The Taj Mahal is an integrated complex of structures that include a white marble mausoleum containing the tombs of the Mughal emperor Shah Jahan (1592 - 1666) and his third wife Mumtaz Mahal (1593-1631). The Mughal dynasty built many mausoleums in the Indian subcontinent but the Taj Mahal is undoubtedly the finest. The mausoleum is built entirely of white marble, set on a high base or plinth which includes four tall minarets, one on each corner. On either side of the tomb are a mosque and a guest house, while the tomb faces a garden laid out in the "charbagh" style, with a central walkway with fountains and viewing platforms with green spaces and trees on either side. The entrance to the complex is through a grand ornamental gateway, inscribed with Quranic inscriptions and the calligraphed line "O Soul, thou art at rest. Return to the Lord at peace with Him, and He at peace with you."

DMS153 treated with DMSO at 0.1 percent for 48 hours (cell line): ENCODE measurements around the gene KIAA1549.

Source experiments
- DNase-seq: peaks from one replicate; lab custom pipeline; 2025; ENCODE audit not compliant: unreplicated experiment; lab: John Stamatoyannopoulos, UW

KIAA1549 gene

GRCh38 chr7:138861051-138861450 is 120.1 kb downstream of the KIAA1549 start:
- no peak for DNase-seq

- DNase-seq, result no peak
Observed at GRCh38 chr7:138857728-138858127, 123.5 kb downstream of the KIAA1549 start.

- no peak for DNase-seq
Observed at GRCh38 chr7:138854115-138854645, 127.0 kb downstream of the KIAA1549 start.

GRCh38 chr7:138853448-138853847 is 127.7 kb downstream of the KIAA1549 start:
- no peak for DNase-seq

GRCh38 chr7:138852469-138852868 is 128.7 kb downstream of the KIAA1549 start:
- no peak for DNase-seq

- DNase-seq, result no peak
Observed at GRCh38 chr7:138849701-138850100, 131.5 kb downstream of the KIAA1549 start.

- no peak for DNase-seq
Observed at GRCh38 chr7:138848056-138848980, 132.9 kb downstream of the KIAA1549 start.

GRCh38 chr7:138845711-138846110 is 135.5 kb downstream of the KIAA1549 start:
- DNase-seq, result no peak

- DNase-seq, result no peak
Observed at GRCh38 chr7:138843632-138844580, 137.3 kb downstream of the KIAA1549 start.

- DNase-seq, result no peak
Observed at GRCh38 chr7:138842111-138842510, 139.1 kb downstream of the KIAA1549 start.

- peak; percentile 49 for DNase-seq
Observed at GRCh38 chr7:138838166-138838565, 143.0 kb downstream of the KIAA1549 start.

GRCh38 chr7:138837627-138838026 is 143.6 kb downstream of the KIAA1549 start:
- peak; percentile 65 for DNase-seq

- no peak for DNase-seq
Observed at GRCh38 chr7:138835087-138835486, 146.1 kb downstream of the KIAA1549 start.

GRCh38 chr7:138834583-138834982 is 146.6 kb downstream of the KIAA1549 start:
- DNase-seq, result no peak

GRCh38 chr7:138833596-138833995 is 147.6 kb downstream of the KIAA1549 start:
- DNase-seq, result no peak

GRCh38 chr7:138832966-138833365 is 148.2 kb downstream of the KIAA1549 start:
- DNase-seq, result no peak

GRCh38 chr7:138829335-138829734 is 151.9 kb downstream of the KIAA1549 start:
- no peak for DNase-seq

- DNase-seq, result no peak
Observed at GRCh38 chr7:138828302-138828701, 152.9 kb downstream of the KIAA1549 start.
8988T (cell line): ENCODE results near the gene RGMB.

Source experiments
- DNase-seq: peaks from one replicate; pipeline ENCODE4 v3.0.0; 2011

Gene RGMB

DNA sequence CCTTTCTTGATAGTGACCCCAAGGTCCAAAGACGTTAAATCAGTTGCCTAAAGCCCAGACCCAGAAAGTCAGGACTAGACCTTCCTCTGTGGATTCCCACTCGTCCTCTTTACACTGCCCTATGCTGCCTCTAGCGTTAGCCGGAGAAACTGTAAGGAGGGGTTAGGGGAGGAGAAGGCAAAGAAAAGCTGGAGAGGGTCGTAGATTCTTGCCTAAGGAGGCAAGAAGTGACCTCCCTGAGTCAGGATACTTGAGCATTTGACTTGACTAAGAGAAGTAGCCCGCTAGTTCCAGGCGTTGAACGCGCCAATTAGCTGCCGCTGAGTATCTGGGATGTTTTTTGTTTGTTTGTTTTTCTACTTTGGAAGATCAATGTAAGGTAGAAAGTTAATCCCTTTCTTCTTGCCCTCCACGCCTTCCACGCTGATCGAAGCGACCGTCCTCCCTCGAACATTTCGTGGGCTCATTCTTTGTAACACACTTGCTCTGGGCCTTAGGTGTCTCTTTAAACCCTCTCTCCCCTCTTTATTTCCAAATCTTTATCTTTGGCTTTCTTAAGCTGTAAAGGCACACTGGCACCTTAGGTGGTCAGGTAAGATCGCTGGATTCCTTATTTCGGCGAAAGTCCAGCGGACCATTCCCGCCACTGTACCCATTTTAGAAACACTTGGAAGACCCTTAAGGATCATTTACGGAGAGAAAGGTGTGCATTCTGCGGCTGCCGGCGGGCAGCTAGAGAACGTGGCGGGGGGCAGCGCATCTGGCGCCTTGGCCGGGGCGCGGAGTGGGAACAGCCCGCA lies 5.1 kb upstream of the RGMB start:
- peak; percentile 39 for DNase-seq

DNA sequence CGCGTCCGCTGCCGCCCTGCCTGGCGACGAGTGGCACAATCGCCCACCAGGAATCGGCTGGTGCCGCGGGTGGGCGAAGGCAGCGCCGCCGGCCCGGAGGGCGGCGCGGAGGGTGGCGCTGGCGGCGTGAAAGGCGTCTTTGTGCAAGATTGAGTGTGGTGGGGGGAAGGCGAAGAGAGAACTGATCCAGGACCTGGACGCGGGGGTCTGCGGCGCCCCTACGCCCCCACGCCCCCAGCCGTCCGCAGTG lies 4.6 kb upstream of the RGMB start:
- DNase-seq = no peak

Taj Mahal, synonymous with India’s identity, is the crowning jewel of Mughal architecture in India. The Mughal tradition of erecting majestic mausoleums in memory of Royal members found its culmination in the Taj’s majestic form. The Humayun’s tomb built in 1562 was a major influence over Taj’s design. An architectural marvel, the structure incorporates elements of Persian influences like the design of the Dome and incorporation of arched entrances or ‘Iwans’ along with inspiration from contemporary Hindu design elements like chhatris and copious incorporation of the lotus motif. Described by Tagore as “the tear-drop on the cheek of time”, the monument embodies funereal austerity turned into the most beautiful reminder of eternal love.
Taj Mahal is part of an elaborate complex consisting of a decorative gateway, a beautifully designed garden, a wonderful water system and a mosque. The complex is situated on the southern banks of river Yamuna. The complex stretches in a south to north incline towards the river and is constructed in steps.